Because these ducks are cavity nesters, nesting habitat was mostly unavailable at the pond. Cavities are most commonly found in stumps and dead trees, which are almost always removed from city parks. It was obvious that lack of nesting habitat limited population growth for wood ducks.
One of the perks of working in the Communications section at DWR is that I have quick access to things like web statistics. (If you’re nerdy like me, those sorts of things excite you.) We recently checked the traffic on the fishing portion of the DWR website. In order from least to most page views, here are the 15 Utah waterbodies you were most curious about.
Great things are happening in the Conservation Outreach section here at the DWR. One of the most exciting things I’m working on, as the new events coordinator for the agency, is the upcoming Western Hunting and Conservation Expo.
My favorite part of the festival was the trip that went to the extreme southwest corner of the state to a place called Lytle Ranch. I was with a group of bird photographers and we were richly rewarded for our efforts.
For about a half hour, Phil and I were treated to a non-stop photo opp as Calvin yanked trout through the ice. Most of these trout ranged from 14–16 inches. Except for one Bear Lake cutthroat, all of the fish were splake. All of the fish were well proportioned. Not fat, not skinny. Just right.
One spring afternoon, I was tired of the usual targets, and I made an amazing shot on a beautiful robin in our cherry tree. After my momentary elation, what I had just done dawned on me. I killed momma robin. I sat and stared at the nest a foot or two from where she was perched.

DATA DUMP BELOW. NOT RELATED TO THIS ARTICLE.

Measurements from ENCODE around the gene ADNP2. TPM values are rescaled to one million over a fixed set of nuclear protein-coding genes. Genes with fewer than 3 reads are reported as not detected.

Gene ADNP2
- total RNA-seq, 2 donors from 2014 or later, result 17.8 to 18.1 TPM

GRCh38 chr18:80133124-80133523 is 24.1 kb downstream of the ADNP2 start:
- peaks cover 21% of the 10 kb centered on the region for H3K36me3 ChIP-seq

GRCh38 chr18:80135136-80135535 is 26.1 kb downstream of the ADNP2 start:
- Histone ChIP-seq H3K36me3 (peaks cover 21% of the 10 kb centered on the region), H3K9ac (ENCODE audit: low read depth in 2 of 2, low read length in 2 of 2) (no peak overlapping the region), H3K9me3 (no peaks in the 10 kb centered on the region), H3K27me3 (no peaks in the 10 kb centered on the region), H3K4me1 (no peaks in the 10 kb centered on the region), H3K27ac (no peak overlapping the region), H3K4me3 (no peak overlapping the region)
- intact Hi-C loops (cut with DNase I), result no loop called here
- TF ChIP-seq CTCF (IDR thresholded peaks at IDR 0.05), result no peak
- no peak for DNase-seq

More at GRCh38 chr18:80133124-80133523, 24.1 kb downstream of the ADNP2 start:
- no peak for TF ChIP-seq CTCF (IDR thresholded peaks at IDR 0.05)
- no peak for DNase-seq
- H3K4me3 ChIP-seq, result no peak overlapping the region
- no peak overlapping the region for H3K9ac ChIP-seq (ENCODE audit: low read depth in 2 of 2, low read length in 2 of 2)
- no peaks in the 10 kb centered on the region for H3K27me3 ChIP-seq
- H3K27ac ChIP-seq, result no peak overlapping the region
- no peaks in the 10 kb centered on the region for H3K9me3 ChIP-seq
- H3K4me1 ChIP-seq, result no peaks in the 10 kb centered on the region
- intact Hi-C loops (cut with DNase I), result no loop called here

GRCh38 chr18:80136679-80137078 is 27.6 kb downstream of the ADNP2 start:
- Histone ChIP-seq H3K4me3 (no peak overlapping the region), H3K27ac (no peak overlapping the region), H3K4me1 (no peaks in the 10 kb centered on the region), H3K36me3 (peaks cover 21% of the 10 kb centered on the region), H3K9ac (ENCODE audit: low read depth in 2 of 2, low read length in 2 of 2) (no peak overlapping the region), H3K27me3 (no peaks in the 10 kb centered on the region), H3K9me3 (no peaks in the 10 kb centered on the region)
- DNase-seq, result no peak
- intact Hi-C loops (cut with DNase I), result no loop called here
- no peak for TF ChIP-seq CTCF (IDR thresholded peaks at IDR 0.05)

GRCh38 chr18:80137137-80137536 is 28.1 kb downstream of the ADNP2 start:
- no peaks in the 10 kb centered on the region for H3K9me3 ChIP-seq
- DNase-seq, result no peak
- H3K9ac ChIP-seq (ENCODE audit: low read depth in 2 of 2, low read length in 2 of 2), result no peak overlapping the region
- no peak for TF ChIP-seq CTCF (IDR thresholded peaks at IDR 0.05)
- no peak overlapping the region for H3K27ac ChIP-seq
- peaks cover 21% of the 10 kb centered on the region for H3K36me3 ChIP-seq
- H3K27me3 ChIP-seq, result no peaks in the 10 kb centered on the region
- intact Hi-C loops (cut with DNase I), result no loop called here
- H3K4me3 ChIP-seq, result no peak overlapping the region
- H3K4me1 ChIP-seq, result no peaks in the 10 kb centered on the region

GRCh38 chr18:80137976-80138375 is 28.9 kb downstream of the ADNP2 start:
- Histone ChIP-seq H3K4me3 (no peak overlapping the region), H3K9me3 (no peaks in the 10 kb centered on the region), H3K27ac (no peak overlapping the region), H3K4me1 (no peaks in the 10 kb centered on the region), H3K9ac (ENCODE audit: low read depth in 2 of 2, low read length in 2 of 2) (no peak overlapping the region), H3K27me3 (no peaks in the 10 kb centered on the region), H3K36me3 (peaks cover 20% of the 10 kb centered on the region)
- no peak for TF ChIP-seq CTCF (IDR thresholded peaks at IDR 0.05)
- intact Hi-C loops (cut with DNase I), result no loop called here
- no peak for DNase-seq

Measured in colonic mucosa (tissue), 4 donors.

In Utah we’re lucky enough to have a long and consistent ice fishing season on most of our favorite waters. I’ve always been a quality over quantity guy, so I’ll share my favorite spots in the southeastern part of the state.
Wild game cooking is rewarding because of the effort involved in pursuing, obtaining and preparing wild table fare. In addition to the actual hunt, there are countless hours of preparing for the hunt—painting the decoys, repairing weights and lines, training the dog and keeping sharp with shooting for those teal that zip in (and mostly out!) of your decoys.
A blanket of snow covers Utah mountains and valleys and frigid temperatures are icing lakes and reservoirs. It’s the time of year when several hunts are over or winding to a close. Guess I should clean my shotgun and put it away until turkey season opens next spring. Or should I?
Now, despite weeks of watering, you’re starting to find needles on the floor. It’s probably time to put the tree out on the curb for the city to haul to the landfill — or maybe grind into mulch for flower gardens at the local park. But wait, before you get rid of that tree, doesn’t it still have some value?
My primary concern is for the overall health and growth of a species. Rather than focusing on individual animals, I ask myself how management actions will affect the species as a whole in an area, and then I weigh the costs against the benefits. Given these considerations, most of the time my advice is that people avoid feeding deer in the winter.
One of last year’s 15 poaching cases involved more than 20 bucks killed within a two-month period. Fortunately, officers were able to catch the individuals responsible for this grievous act. The combined efforts of concerned citizens and DWR officers brought successful conclusions to some, but most of them are still open cases.